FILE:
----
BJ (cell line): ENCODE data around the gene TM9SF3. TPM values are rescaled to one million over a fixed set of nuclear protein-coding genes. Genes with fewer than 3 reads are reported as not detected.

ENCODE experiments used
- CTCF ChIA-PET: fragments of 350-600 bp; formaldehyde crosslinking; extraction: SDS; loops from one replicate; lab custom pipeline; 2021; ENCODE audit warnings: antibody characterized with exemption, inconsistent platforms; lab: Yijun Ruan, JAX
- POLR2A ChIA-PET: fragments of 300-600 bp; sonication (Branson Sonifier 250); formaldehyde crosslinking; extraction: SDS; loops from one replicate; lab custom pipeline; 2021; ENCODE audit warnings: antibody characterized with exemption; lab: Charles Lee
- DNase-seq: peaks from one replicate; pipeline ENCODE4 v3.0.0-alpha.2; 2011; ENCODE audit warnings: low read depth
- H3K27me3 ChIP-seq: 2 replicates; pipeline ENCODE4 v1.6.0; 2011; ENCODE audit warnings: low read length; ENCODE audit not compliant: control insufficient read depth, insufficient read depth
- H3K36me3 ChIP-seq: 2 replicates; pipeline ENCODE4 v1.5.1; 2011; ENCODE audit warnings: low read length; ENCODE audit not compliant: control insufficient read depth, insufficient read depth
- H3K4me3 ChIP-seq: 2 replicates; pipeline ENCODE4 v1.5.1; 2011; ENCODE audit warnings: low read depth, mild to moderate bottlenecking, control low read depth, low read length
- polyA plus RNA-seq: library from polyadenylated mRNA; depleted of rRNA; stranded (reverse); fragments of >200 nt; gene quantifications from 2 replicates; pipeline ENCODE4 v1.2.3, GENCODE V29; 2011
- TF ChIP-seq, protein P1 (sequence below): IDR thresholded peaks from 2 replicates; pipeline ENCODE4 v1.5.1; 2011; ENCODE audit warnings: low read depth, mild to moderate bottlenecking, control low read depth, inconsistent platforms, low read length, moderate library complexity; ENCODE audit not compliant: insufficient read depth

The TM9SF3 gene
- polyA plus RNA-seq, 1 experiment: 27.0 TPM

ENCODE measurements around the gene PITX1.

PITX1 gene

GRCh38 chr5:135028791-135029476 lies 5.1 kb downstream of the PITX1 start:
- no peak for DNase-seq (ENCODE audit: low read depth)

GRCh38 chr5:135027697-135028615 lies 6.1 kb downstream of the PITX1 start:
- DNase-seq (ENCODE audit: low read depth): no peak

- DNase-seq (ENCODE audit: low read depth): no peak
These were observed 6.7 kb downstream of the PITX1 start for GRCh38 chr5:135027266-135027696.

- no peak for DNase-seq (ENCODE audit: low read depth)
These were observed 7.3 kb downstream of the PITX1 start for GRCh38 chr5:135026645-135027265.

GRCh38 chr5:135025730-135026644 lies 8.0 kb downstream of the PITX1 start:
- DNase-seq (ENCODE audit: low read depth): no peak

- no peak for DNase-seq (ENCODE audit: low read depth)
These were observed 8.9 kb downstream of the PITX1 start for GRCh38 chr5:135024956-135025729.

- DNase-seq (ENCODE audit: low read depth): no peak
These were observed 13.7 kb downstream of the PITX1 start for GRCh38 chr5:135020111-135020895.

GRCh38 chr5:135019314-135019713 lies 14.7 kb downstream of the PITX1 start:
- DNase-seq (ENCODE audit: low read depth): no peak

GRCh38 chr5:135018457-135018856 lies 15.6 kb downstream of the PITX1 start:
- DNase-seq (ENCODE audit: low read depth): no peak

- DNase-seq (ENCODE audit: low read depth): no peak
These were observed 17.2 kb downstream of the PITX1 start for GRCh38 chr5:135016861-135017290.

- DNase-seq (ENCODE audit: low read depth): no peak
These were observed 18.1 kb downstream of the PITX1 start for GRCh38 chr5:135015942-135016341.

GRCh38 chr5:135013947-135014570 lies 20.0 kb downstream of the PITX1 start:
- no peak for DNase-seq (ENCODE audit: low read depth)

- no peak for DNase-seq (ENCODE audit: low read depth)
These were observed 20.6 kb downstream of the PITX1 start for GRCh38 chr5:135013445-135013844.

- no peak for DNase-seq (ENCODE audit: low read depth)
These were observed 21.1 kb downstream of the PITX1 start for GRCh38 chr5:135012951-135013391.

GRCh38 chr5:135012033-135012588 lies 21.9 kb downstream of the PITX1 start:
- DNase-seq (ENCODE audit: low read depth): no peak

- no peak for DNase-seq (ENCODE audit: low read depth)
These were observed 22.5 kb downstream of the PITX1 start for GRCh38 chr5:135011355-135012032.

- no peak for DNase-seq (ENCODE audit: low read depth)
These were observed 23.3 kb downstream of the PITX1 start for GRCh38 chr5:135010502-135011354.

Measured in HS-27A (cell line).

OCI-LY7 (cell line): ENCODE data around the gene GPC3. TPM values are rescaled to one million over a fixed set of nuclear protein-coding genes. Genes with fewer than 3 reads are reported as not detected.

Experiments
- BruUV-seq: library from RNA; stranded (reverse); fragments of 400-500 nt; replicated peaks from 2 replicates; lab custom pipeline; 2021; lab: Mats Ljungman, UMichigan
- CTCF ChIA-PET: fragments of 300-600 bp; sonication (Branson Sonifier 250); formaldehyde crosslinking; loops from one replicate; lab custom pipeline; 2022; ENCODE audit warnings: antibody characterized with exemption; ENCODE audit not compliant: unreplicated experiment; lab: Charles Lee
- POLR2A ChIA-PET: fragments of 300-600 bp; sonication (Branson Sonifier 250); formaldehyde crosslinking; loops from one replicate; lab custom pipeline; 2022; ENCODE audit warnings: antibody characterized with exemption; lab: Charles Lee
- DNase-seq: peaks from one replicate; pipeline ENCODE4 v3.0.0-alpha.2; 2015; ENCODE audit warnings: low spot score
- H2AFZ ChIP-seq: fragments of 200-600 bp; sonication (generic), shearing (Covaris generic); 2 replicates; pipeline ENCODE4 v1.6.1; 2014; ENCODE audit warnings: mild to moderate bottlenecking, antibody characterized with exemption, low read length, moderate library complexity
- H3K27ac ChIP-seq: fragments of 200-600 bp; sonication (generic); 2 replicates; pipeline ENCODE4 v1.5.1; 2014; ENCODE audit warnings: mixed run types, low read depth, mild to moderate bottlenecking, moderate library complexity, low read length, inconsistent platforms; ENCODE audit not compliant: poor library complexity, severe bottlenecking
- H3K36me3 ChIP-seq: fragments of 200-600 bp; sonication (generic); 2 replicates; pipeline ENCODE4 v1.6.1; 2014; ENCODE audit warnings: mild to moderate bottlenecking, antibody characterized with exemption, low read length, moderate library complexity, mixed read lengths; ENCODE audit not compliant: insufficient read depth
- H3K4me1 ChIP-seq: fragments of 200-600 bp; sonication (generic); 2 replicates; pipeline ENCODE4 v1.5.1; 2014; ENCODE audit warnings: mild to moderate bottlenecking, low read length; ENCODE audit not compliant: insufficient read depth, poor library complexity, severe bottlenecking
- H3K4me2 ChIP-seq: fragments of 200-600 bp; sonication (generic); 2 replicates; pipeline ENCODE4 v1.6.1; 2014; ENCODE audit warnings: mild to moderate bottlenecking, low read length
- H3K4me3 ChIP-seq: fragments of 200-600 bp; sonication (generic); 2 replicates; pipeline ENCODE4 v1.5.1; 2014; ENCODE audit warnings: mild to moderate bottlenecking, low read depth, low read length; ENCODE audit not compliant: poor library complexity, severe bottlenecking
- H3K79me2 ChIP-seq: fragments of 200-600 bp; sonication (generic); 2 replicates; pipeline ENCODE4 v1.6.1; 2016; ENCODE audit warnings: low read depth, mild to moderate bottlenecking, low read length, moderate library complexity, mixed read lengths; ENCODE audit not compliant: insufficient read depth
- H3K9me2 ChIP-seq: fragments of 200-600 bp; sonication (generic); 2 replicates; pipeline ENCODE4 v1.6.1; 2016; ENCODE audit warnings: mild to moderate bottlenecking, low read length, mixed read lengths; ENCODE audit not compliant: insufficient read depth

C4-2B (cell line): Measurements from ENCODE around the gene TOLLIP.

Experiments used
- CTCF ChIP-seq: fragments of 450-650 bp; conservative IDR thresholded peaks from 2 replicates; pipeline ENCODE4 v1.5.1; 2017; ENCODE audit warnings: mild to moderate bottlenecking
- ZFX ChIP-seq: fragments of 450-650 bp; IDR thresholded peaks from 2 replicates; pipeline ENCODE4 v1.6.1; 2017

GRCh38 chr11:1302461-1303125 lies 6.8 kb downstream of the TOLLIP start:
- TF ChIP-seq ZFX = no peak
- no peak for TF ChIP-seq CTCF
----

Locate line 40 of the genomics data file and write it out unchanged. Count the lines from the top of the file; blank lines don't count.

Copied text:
These were observed 20.6 kb downstream of the PITX1 start for GRCh38 chr5:135013445-135013844.